After coming with much fanfare from as an answer to Botswana’s growing power demand, this country was left to go back to the drawing board of reliance on its insufficient 120MW, Morupule A plant and two emergency diesel plants with output of 195MW. Botswana was left to starve for electricity as South Africa’s Eskom became increasingly unreliable and was slowly pulling out the socket that supplies Botswana.
Adding to depression of BPC crediting by Moody’s pointing a finger towards Morupule B, is the latest Statistics Botswana Gross Domestic Product (GDP) report for the quarter under review (Q3) released in December which says the plant was not operating at full capacity.
The report showed a decrease in the Electricity real value added which attributed to a decline in the local electricity production by 39.6 percent. Furthermore, imports of Electricity went up by 119.6 percent during the quarter under review (Q3).
Statistics Botswana said the significant decrease in local Electricity production were largely due to reduced performance of the Morupule B Power Station which was not operating at full capacity. Another report which shows Morupule B to be hampering Botswana’s economy is the Index of the Physical Volume of Mining Production by Statistics Botswana, which also lays all the blame on the same plant for sabotaging coal production. The report says the decline in coal production is mainly as a result of low uptake by Morupule B Power station.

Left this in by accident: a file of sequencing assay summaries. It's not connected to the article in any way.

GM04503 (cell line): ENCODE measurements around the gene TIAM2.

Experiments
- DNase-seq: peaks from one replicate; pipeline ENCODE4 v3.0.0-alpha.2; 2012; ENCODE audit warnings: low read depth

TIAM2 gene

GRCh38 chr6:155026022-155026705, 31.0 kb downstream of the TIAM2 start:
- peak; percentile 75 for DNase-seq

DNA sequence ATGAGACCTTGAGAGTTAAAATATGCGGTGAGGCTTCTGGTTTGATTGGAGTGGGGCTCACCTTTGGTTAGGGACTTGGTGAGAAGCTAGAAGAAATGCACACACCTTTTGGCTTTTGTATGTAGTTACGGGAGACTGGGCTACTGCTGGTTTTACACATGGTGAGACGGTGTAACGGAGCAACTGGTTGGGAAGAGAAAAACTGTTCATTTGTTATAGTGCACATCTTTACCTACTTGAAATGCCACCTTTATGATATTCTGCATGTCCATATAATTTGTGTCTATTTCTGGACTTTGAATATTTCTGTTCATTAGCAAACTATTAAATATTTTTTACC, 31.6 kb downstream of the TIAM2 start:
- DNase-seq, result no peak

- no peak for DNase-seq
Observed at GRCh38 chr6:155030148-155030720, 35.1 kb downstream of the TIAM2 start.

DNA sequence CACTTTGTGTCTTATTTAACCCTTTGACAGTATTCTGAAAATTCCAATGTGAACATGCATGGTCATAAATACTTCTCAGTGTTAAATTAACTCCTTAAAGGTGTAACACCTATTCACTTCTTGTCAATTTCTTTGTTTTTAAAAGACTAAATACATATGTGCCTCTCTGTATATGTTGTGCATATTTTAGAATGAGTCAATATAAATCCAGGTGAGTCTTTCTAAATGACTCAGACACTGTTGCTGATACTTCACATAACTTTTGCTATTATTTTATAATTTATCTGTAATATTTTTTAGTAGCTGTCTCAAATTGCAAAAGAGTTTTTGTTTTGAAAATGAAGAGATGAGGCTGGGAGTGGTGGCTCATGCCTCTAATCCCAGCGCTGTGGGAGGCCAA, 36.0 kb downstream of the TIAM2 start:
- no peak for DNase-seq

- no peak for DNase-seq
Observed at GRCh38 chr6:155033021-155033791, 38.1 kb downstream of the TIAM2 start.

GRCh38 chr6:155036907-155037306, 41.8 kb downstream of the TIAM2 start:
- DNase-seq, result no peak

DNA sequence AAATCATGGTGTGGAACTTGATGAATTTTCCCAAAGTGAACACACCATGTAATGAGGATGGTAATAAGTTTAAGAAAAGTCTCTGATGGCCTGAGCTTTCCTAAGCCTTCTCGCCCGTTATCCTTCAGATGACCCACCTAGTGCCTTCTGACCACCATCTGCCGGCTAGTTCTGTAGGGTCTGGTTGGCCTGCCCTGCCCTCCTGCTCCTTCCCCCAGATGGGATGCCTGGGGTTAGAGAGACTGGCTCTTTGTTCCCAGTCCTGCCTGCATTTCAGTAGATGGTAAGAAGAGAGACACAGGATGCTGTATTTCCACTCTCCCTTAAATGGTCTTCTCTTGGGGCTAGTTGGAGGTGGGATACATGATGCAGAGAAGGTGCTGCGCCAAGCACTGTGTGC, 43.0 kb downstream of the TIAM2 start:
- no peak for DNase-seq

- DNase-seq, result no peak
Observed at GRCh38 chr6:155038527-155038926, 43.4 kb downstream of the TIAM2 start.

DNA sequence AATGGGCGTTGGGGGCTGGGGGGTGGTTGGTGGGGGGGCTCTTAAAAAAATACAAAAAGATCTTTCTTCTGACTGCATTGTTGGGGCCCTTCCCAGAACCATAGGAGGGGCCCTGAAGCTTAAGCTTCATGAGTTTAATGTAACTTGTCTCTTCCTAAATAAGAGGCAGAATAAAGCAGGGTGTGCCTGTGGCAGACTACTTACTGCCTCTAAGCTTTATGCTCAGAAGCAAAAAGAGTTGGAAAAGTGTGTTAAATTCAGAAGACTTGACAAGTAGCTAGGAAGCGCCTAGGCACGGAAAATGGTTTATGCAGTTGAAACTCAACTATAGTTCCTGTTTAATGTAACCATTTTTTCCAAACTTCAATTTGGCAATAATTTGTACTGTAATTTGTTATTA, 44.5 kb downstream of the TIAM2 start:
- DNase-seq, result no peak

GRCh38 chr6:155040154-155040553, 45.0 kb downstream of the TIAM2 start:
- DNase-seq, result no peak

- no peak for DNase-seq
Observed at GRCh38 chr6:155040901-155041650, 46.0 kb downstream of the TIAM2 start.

“Coal production dropped by 28.6 percent during the third quarter of 2019, compared to production registered during the same quarter of the previous year, the decline is mainly as a result of low uptake by Morupule B Power station which has resumed remedial works on the boilers. Although production fell, it is important to note that there was no shortfall in supply of coal due to stockpiling undertaken during the previous months. The quarter-on-quarter comparison, likewise, reflects a decrease of 23.5 percent when compared to the preceding quarter,” said the Index of the Physical Volume of Mining Production.
However, a report contradicting assessment and statistical information which paints a gloomy picture and far-fetched hope on Morupule B progress was also released recently. The recent Electricity Generation and Distribution Q3 2019 report which acknowledges the plant’s major contribution on domestic electricity production saying it eases Botswana’s over-reliance on electricity imports.